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Liberal Arts College then advanced degree in physics

  1. Apr 2, 2013 #1
    I do not know what I want to do. It may be neuroscience, it may be philosophy, it may be physics.

    I want to have an eclectic college experience, and study a little bit of everything. However I'm worried that all of the HYP, MIT, and CalTech kids will be miles ahead of me in grad school if I go to a liberal arts college, maybe major in something other than physics, and then attempt to get a masters/PhD in physics
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  3. Apr 2, 2013 #2


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    It's definitely possible to go to a liberal-arts college and then go to grad school in physics and get a Ph.D. I did it. :smile:

    Major in physics, take at least the basic "core" upper-division courses (classical mechanics, electromagnetism, quantum mechanics, and thermodynamics / statistical mechanics, and do well in them. Get some research experience. Take some initiative and do some projects on the side. (For me, it was messing around with computers, back in the days before personal computers.) At a small school, your profs will get to know you well and be able to write strong letters of recommendation for you (assuming you deserve them, of course).

    If you want to combine physics with something else, get a strong minor in it, or maybe even a double major.
  4. Apr 2, 2013 #3


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    (1) It's certainly possible to go to a liberal arts college, major in something other than physics, and then get an advanced degree in physics. I know people who have done this.

    (2) If you do this, the folks at Caltech, MIT, etc. who focused exclusively on physics will be miles ahead of you. Don't expect otherwise.

    You need to deal with this trade-off.
  5. Apr 3, 2013 #4


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    Many people with a PhD in physics, even some Nobel Prize winners in physics, started at liberal arts colleges. But your undergraduate degree needs to be in physics. You can't get into a physics graduate program with a philosophy degree.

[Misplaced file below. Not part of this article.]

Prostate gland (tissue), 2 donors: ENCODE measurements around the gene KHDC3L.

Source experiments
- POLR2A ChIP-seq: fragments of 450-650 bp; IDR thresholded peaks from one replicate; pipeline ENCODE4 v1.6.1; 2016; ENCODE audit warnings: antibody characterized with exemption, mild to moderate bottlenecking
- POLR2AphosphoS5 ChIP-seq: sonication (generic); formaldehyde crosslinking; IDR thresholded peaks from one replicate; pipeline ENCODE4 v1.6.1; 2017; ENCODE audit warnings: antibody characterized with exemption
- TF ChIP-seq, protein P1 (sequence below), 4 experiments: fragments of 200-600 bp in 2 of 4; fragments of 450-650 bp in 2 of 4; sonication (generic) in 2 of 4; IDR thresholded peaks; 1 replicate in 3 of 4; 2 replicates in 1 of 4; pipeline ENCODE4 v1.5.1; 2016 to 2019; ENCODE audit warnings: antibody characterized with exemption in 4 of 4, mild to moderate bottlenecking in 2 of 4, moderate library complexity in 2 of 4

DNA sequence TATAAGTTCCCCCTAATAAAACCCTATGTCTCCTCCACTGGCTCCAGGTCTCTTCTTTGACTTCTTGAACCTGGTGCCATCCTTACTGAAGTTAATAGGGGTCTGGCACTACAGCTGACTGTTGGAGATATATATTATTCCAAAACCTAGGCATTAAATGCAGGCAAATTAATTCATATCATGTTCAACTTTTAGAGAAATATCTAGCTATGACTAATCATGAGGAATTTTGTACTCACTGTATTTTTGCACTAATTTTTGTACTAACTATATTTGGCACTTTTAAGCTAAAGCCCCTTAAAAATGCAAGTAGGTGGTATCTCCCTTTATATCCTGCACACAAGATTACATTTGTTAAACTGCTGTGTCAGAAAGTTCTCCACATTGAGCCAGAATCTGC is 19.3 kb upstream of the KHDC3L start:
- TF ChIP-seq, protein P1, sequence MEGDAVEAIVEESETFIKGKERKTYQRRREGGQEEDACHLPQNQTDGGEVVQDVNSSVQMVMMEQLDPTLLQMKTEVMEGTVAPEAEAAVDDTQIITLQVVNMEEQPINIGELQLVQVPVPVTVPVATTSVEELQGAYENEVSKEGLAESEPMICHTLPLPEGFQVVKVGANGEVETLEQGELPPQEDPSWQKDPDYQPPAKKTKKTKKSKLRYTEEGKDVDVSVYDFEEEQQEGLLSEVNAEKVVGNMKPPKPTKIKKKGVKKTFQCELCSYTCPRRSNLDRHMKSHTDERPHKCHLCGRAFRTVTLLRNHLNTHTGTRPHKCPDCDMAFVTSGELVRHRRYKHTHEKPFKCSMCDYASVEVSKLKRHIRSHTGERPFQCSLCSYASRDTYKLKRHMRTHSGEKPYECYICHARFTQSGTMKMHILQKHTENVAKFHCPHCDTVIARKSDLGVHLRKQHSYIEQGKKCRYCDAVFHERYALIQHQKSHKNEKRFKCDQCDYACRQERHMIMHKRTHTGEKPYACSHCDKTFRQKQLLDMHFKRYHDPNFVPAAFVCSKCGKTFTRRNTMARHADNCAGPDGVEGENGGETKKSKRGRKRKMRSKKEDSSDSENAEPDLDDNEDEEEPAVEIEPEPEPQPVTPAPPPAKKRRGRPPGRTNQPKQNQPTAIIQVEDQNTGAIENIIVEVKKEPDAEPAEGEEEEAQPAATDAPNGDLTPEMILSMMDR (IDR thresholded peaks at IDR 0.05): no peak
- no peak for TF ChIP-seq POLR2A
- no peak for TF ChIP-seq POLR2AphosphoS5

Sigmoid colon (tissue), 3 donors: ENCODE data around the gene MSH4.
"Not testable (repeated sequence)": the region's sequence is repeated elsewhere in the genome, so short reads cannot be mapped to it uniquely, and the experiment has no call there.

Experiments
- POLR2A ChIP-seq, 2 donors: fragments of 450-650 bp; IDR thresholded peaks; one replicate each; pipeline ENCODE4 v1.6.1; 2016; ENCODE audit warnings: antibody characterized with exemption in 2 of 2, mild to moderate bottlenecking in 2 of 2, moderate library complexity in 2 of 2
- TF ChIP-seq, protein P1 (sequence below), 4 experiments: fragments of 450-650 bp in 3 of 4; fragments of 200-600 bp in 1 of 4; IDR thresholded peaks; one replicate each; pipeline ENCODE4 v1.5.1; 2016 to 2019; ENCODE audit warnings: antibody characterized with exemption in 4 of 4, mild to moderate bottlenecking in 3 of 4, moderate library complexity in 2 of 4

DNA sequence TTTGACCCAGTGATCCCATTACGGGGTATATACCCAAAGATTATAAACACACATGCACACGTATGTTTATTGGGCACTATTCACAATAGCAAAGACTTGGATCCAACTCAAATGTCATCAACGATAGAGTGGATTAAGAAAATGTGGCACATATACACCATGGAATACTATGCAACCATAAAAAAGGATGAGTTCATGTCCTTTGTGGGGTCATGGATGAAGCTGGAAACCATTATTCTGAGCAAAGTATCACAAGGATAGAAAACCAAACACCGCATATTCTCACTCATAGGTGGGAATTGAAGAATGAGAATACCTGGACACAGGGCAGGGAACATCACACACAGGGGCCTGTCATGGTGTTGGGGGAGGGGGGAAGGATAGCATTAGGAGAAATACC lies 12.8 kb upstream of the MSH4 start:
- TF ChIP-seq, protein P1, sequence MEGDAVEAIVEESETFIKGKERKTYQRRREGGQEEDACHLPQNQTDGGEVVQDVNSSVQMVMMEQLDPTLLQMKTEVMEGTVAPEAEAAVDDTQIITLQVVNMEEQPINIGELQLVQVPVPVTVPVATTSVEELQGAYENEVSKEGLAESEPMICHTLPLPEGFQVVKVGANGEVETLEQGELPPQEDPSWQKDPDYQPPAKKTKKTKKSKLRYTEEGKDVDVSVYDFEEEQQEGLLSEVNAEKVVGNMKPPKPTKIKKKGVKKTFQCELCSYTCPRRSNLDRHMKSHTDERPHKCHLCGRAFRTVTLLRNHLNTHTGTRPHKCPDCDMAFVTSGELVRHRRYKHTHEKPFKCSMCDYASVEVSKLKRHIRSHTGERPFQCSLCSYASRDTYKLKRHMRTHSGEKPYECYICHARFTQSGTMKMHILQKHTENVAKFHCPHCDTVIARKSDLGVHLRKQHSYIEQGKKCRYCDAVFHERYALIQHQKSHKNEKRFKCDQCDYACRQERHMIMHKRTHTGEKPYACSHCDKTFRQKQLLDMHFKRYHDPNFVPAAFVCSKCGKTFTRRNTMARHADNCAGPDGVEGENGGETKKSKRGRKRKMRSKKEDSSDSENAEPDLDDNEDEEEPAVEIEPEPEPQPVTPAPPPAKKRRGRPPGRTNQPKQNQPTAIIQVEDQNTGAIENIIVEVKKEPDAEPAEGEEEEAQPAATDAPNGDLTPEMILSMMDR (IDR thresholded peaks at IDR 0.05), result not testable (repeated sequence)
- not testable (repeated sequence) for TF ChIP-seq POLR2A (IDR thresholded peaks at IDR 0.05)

6. Apr 3, 2013 #5
    Do you have the option of HYP? If so, I'd seriously consider going there. You HAVE to study a bit of everything there to fulfill the distribution requirements, and you have access to small classes and great professors. In addition, you'll have a lot of physics classes that you can take and there's a lot of research happening on campus.
  7. Apr 3, 2013 #6


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    Yes, definitely major in physics if you want to do grad school in physics. Actually, engineering would probably also work, if you can also take the "core" courses I mentioned in the physics department. When I mentioned a minor, I was referring to your "other" field, philosophy or whatever.
  8. Apr 3, 2013 #7


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  9. Apr 3, 2013 #8
    lasymphonie, I probably do have the option of HYP. Top of the class, top-notch test scores, national achievements, tri-athlete, family connections, all that yadda-yadda. But I did all of that stuff for the intrinsic value, not to go surround myself with kids whose lives are their accolades. If you met me, you'd be able to tell that I am the type of kid who would thrive in a very LIBERAL, liberal arts college. Do you guys think St. John's College is out of the question, then? It's a school without tests or anything, it's all about discussion, no GPA's, and all you do is read a bunch of books and talk about them. Apparently when they take the GMAT's, GRE's, LSAT's, etc... they are one of the top scoring schools in the country, but I feel as though with physics it is necessary to get as much background knowledge as possible and there you all take the same classes.